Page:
All I want for Christmas is a trip to Avoriaz. I had never heard of this place before finding it on Alastair Philip Wiper's site; the ace photographer has been documenting the French ski resort for years, and I've never seen anything quite like it. The more I read about it, the more I want to go.
Avoriaz was built in the 1960s — the brainchild of Olympic downhill gold medalist (and local) Jean Vuarnet, who teamed up with a developer and brought on a trio of newbie architects — Jacques Labro, Jena Jacques Orzoni and Jean-Marc Roques — to create a somewhat mysterious, fantasy-inspired getaway nestled in the hills outside the town of Morzine.
About a decade later, the resort inaugurated its own impressive (and sadly defunct) sci-fi and horror film fest, which is fitting because, damn, it looks cinematic as heck emerging from the foggy night sky, backlit by moody hues.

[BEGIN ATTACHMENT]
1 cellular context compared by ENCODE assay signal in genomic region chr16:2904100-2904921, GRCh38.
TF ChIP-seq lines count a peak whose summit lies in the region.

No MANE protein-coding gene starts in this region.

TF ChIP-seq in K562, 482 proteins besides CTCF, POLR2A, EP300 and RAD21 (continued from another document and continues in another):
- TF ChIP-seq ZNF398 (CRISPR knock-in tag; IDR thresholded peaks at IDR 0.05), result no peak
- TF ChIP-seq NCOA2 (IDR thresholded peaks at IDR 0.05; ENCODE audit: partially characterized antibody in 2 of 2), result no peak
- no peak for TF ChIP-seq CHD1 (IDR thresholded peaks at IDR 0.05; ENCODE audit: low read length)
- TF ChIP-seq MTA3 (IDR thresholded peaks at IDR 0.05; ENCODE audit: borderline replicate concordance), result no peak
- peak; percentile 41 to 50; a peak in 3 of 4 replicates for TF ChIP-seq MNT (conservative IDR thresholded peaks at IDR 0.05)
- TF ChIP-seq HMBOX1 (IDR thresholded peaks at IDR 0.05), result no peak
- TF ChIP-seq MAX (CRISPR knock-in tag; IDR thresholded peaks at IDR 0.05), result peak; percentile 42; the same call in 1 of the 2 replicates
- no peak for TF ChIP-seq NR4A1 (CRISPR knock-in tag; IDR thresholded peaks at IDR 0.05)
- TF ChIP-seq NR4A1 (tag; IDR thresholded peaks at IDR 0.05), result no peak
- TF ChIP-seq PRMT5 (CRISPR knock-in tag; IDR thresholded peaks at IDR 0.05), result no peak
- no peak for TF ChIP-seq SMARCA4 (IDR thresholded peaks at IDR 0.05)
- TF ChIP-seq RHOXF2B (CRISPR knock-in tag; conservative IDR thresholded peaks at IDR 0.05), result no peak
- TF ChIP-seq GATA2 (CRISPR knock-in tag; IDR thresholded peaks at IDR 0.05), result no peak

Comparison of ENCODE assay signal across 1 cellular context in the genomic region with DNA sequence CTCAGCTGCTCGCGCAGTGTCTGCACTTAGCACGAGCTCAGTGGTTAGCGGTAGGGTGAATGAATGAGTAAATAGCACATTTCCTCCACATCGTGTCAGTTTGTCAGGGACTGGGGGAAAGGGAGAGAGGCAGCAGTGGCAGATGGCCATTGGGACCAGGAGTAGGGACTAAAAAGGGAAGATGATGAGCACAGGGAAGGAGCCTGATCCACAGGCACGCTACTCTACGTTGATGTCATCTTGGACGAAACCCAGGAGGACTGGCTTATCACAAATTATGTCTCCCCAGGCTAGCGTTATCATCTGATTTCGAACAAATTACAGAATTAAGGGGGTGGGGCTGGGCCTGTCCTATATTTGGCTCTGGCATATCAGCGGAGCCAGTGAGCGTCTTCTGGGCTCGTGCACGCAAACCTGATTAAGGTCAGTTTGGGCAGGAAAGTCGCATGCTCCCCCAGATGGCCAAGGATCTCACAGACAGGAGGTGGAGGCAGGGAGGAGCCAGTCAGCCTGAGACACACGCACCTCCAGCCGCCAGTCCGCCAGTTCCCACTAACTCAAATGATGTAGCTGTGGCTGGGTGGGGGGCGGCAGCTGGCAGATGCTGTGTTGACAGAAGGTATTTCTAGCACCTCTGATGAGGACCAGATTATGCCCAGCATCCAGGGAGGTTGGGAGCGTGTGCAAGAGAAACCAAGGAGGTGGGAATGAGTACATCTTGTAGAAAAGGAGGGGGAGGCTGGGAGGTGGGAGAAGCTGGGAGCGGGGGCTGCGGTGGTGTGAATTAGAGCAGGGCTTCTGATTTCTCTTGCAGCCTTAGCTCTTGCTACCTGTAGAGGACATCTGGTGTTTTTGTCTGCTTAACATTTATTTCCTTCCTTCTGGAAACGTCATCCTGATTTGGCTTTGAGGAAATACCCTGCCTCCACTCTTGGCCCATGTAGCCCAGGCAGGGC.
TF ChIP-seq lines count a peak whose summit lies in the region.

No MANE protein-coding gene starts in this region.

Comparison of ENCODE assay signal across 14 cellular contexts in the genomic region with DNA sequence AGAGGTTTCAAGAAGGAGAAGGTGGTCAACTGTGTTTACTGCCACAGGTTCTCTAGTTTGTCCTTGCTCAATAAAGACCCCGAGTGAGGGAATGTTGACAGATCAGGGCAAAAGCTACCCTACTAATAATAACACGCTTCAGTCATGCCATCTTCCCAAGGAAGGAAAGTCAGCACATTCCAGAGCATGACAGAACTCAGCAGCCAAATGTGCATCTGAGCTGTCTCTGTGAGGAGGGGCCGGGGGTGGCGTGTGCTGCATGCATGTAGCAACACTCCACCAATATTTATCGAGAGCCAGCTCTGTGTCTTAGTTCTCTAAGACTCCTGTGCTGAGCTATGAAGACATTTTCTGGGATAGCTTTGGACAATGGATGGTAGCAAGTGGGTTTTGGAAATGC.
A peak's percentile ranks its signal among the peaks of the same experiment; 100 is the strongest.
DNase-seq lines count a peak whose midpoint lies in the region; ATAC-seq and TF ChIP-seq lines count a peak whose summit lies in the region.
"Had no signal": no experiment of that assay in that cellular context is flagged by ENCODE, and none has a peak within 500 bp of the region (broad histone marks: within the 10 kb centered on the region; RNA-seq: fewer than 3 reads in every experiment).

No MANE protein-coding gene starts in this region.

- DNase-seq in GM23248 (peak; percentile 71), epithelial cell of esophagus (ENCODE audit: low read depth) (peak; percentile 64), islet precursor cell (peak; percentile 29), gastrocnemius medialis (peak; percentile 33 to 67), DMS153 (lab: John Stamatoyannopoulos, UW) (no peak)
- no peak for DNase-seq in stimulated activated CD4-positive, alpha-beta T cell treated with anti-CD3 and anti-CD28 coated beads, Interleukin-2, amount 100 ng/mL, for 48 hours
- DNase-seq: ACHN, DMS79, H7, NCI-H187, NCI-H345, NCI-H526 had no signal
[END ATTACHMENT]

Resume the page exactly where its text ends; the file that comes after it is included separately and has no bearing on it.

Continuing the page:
The rustic weathered woods are a nod to a shingled style common to the area, but the incredible architectural geometry of these chalets and apartments is completely unique, and pure magic.
In some images, the scale looks like these are homes for mad scientist gnomes on another planet; in others, it seems like a mountainous enclave of cozy super-structures constructed in the distant past or way far future.
Wiper also snapped a winter series, as well as numerous black-and-white shots of the hamlet, which each offer a completely different perspective. Then there's this epic panorama on Avoriaz's official site, which shows the stunning surroundings. Un-freaking-real.
I'd highly, highly recommend a jump over to explore Wiper's blog, which is like a where's-where of awesome visual tours. Visit CERN in Switzerland; see the Copenhagen Metro under construction; try to figure out what the hell is going on at the radio anechoic chamber at Denmark's Technical University (DTU); marvel at the Guildford Cathedral in England; and lots more. If you happen to be in Copenhagen anytime between now and the new year, you should check out Avoriaz: The Enchanting Village, an exhibition of Wiper's work at Bygningskulturens Hus (it runs until January 31).